Jim Rome, John Wooden, Skilled Nursing “Success”

When I was in High School, my buddies and I listened to a new, up-and-coming, cocky sports talk radio guy, Jim Rome.  He constantly played his verbal trump card against people critiquing successful players/teams.  He would simply respond by saying, “Scoreboard!

Does anyone have a better scoreboard than John Wooden?  The best coach in sport.  Scoreboard? 10 national championships at UCLA.  But, why do I love and respect and listen to the man?  Because of how he won.  Coach Wooden came to mind today because of a conversation with another guy who’s the “best” at his sport, my friend David Howell, a facility CEO for The Ensign Group in southern California. In my opinion, Howell’s one of the best SNF EDs in the country.   It’s almost unbelievable to see what he’s built out of his small SNF in a very blue-collar neighborhood.  His facility won Ensign’s highest total quality award today and he shared with me what he was planning on saying at the ceremony … Wooden, “C.S. Wooden” 😉

alg_wooden_net1

I want to share these two thoughts from a talk Coach Wooden gave and that Howell shared today as well.  But, you really ought to watch the whole talk below.

  1. Winning is not in the definition of success.  Here’s what C.S. Wooden said success is: Peace of mind attained only through self-satisfaction in knowing you made the effort to do the best of which you’re capable. I believe that’s true. If you make the effort to do the best of which you’re capable, trying to improve the situation that exists for you, I think that’s success, and I don’t think others can judge that; it’s like character and reputation — your reputation is what you’re perceived to be; your character is what you really are. And I think that character is much more important than what you are perceived to be. You’d hope they’d both be good, but they won’t necessarily be the same. Well, that was my idea that I was going to try to get across to the youngsters.”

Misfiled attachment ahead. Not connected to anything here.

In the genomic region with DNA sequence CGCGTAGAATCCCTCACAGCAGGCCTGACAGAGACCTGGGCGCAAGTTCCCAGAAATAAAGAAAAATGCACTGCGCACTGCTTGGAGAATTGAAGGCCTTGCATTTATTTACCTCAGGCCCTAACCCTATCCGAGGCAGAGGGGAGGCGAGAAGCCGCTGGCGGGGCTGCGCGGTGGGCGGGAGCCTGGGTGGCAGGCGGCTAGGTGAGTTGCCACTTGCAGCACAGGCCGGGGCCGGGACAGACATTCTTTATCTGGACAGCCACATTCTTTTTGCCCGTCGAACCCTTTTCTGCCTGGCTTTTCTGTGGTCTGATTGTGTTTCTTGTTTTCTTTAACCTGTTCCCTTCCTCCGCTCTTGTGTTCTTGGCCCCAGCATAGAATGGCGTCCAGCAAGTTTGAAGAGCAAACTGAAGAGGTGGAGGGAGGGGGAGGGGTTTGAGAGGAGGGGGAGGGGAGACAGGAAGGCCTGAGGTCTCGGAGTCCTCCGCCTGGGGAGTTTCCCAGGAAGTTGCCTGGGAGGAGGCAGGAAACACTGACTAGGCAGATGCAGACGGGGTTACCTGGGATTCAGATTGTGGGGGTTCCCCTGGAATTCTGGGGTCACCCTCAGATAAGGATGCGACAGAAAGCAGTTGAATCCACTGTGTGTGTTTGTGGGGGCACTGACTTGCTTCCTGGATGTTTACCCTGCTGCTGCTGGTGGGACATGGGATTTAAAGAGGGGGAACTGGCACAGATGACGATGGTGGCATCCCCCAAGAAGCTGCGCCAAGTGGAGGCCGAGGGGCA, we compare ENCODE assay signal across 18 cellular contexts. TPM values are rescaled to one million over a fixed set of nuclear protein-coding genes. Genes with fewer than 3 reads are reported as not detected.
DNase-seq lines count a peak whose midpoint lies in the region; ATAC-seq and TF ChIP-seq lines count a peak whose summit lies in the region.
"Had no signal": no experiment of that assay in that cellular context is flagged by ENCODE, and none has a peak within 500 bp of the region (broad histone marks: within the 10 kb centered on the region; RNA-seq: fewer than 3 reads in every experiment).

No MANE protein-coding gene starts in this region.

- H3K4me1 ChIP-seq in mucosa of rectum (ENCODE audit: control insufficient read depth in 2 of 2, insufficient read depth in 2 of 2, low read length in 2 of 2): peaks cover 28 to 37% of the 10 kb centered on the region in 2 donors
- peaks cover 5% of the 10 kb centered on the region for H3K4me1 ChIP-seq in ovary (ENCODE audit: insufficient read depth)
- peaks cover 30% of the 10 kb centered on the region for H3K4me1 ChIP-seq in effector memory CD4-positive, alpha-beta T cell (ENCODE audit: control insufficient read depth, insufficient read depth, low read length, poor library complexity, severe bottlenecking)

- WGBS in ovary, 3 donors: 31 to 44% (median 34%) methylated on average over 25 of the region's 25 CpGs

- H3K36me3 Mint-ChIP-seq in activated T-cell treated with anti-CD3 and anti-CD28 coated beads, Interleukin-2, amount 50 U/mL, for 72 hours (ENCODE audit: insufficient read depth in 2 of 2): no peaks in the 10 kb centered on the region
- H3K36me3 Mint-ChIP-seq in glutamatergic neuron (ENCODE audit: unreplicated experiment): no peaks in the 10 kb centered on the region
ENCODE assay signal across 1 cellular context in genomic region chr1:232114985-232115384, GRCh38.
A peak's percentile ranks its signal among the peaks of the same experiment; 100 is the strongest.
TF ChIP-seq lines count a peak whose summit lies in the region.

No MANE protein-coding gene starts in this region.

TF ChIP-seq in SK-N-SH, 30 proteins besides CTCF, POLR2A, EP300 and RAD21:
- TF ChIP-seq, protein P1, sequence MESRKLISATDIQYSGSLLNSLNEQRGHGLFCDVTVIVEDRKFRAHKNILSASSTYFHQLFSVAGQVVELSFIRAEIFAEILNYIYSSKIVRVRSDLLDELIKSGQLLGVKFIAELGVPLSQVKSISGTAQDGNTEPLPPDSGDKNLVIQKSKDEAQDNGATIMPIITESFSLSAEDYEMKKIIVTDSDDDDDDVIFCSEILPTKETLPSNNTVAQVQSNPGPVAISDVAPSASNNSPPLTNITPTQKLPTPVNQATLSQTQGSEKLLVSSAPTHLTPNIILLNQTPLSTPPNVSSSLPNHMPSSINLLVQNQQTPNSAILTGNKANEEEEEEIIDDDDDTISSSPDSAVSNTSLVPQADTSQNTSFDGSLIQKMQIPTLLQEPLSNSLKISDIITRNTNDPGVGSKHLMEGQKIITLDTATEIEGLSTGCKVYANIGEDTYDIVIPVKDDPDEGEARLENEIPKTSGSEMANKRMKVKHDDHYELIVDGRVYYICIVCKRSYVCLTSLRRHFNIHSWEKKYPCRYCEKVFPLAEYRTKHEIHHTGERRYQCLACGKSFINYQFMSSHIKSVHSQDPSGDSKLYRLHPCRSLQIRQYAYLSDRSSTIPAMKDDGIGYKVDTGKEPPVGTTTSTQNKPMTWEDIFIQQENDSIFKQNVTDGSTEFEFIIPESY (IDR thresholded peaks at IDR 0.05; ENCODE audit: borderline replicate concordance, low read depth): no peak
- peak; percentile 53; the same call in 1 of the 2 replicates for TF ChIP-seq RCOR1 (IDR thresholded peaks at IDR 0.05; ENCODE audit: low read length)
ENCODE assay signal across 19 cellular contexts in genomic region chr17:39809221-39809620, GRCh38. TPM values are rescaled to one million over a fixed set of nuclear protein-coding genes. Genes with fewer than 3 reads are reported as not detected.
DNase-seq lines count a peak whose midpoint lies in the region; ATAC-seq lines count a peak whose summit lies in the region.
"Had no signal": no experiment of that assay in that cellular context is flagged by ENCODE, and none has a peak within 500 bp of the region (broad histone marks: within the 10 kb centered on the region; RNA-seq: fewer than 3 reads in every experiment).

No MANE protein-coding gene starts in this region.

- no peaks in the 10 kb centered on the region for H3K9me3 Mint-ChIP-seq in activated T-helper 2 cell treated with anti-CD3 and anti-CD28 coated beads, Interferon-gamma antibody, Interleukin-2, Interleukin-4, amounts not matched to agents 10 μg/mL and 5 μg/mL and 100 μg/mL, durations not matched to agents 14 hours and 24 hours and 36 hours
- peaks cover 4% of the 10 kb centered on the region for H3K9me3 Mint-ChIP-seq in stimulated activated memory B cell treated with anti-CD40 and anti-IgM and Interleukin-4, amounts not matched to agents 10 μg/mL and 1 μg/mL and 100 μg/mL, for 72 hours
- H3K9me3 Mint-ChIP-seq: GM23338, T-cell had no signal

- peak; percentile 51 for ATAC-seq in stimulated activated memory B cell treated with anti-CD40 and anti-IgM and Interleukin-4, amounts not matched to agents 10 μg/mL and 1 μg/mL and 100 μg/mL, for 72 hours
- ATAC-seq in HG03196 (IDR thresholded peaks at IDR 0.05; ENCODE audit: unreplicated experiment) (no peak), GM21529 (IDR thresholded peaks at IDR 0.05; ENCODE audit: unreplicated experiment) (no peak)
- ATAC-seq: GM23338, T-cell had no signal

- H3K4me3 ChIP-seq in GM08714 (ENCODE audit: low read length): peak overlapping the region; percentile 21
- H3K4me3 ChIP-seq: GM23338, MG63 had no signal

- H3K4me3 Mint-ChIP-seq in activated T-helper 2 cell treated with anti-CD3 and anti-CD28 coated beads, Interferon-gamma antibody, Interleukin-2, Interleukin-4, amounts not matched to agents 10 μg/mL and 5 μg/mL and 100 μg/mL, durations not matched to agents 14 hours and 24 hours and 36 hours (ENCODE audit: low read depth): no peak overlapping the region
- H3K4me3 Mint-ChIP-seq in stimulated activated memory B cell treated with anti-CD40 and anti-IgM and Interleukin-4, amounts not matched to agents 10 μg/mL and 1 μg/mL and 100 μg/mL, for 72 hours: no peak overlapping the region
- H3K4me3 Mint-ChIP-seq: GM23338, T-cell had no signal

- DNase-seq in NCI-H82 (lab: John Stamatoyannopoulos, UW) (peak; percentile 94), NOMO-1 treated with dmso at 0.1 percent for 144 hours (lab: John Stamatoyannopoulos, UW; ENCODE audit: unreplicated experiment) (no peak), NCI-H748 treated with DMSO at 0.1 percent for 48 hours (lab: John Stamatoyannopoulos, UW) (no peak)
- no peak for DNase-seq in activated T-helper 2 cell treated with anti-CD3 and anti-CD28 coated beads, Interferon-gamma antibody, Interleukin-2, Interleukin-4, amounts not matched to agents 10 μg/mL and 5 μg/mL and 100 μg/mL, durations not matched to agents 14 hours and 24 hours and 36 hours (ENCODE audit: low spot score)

2. This.  Poem by George Moriarty, called The Road Ahead, Or The Road Behind.”
    “Sometimes I think the Fates must grin as we denounce them and insist the only reason we can’t win, is the Fates themselves have missed.

    Yet there lives on the ancient claim: we win or lose within ourselves. The shining trophies on our shelves can never win tomorrow’s game.

    You and I know deeper down, there’s always a chance to win the crown. But when we fail to give our best, we simply haven’t met the test, of giving all and saving none until the game is really won;

    of showing what is meant by grit; of playing through when others quit; of playing through, not letting up. It’s bearing down that wins the cup.

    Of dreaming there’s a goal ahead; of hoping when our dreams are dead; of praying when our hopes have fled; yet losing, not afraid to fall, if, bravely, we have given all.

    For who can ask more of a man than giving all within his span. Giving all, it seems to me, is not so far from victory. And so the Fates are seldom wrong, no matter how they twist and wind.

    It’s you and I who make our fates — we open up or close the gates on the road ahead or the road behind.”

Congratulations to David, Lito, and the entire Brookfield team.  You’ve been a stunning SUCCESS for many years before winning the Flag today.

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